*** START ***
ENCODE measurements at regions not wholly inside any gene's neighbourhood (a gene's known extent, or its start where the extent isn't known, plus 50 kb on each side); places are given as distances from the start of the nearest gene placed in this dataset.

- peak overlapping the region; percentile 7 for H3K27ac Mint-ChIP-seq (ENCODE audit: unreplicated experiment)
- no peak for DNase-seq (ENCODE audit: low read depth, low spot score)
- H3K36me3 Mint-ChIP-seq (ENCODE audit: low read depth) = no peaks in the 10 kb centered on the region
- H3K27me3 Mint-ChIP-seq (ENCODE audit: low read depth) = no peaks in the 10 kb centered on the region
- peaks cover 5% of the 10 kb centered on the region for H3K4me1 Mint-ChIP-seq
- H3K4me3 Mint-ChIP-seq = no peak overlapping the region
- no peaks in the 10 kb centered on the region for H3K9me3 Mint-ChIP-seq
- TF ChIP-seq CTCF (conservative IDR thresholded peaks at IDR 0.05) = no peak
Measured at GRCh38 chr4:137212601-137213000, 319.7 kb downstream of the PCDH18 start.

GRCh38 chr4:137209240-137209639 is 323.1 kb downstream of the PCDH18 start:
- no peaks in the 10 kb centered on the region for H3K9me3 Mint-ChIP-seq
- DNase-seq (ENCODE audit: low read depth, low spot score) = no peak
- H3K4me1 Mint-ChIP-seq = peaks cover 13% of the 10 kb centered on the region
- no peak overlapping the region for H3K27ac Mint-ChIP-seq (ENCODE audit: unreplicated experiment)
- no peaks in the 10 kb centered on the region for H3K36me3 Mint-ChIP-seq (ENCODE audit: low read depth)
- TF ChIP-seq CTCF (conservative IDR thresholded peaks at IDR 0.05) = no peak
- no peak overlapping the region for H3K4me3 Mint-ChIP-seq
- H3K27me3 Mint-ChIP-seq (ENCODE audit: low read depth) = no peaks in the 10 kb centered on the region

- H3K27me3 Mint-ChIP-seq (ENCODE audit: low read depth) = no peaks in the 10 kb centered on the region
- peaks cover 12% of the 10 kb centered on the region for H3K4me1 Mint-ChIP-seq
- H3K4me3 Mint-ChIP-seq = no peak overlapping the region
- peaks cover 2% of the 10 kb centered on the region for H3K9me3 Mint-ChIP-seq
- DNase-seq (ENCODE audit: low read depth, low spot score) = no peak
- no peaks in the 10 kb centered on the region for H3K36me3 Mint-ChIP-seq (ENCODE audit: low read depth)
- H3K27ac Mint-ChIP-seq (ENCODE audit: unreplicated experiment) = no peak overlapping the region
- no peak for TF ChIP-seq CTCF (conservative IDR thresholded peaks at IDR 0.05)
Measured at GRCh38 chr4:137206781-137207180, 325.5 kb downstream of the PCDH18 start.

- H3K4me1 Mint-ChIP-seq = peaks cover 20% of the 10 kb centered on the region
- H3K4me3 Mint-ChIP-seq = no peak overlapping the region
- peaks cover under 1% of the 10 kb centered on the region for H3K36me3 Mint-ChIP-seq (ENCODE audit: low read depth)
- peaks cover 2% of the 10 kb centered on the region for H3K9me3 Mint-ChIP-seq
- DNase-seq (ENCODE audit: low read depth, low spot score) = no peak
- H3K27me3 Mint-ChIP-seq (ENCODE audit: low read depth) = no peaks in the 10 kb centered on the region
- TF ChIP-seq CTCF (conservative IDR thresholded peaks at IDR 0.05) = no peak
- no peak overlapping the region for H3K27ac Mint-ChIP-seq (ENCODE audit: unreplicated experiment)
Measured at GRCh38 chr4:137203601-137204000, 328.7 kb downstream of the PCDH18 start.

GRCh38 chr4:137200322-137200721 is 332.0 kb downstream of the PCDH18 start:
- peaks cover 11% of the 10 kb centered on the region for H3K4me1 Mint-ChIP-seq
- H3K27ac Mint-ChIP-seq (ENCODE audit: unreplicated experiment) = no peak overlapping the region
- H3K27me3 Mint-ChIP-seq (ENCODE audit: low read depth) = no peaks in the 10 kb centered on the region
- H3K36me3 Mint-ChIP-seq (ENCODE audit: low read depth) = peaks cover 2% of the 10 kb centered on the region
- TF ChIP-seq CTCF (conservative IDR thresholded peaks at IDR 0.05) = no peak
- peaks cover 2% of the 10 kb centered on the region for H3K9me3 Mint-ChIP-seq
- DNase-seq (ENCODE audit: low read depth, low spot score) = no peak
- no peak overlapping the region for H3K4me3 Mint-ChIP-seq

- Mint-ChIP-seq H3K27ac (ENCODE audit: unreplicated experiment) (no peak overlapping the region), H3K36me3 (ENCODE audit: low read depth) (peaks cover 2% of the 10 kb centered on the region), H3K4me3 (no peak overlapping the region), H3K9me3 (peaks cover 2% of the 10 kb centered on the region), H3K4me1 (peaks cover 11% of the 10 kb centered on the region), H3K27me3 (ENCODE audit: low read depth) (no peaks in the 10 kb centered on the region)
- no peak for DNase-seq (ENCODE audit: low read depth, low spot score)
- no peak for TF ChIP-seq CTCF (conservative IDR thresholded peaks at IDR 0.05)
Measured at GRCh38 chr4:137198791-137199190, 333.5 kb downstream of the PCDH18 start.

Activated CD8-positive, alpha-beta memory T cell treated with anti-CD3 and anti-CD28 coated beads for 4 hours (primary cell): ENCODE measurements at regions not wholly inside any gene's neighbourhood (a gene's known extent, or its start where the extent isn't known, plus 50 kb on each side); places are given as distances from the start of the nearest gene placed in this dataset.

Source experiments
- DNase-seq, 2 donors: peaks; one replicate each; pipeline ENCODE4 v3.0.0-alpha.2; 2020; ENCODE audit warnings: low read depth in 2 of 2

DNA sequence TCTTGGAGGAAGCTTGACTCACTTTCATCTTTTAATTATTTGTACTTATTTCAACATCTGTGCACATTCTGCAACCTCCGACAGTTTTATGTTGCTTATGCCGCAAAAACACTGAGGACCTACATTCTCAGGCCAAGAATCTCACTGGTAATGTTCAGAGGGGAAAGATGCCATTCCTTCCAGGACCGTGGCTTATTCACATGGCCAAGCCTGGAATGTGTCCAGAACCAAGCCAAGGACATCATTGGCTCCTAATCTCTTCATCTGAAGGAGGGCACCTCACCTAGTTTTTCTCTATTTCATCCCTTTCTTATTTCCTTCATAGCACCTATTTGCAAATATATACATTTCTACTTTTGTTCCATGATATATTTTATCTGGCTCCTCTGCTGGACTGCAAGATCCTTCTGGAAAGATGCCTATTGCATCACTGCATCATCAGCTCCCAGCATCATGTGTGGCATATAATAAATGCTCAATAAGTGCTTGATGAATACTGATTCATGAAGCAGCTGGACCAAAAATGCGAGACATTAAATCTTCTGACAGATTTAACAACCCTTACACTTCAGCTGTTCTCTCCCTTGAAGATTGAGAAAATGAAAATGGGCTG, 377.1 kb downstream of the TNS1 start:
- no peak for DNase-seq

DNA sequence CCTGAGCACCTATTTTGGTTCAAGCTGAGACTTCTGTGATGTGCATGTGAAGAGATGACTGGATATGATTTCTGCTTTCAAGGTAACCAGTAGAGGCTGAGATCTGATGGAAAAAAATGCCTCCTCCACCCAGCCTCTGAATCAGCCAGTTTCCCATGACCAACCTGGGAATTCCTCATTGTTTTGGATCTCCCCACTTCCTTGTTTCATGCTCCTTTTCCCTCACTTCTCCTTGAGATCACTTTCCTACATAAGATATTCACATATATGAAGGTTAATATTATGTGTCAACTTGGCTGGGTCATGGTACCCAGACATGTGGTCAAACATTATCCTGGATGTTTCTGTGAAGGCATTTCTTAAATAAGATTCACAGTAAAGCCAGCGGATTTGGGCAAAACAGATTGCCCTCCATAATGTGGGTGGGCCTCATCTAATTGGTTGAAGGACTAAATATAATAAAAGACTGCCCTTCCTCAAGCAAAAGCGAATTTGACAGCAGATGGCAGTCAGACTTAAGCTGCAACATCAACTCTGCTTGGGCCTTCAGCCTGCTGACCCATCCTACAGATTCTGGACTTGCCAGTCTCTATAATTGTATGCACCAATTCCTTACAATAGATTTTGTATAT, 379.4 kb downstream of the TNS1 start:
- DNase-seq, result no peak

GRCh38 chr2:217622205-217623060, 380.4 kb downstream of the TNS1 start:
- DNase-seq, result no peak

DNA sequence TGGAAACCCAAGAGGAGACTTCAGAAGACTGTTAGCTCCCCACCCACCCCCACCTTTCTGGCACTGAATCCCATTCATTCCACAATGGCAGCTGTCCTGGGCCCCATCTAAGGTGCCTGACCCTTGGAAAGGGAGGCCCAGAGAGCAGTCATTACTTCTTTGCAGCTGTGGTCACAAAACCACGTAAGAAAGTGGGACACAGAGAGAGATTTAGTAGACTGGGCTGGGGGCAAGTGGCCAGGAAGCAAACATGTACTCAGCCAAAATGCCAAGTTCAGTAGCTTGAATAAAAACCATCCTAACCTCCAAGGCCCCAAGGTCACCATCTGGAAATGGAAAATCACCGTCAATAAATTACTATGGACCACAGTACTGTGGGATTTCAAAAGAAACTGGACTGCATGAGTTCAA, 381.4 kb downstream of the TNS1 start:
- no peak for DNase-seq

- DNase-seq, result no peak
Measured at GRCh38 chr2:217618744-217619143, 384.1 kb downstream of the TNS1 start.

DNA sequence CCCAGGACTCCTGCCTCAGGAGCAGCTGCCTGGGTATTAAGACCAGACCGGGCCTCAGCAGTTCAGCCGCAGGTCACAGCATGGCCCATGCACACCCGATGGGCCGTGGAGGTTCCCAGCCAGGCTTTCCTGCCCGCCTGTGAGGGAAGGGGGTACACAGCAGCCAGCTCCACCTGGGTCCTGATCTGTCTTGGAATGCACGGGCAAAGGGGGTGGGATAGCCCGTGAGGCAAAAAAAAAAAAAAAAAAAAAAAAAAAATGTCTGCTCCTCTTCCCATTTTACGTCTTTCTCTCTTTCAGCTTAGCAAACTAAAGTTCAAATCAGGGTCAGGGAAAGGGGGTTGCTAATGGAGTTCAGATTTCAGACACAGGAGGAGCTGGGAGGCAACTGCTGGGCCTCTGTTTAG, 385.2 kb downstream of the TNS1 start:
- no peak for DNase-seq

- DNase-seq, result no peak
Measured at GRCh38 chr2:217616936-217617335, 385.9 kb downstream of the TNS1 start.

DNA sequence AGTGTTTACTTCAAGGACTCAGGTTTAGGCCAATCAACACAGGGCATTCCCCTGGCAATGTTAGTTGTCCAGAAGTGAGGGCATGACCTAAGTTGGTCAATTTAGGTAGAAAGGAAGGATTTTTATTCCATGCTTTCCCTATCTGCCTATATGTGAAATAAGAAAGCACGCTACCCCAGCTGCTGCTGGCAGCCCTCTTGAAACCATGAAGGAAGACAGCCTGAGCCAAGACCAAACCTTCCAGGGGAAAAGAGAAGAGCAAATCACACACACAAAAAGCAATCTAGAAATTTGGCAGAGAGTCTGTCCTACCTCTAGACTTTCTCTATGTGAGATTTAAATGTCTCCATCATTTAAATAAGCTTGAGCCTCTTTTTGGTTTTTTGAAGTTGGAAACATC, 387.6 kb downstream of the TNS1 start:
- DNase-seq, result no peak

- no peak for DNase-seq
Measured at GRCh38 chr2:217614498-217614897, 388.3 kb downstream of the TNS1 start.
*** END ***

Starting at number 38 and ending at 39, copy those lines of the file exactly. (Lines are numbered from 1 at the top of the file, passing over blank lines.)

GRCh38 chr4:137200322-137200721 is 332.0 kb downstream of the PCDH18 start:
- peaks cover 11% of the 10 kb centered on the region for H3K4me1 Mint-ChIP-seq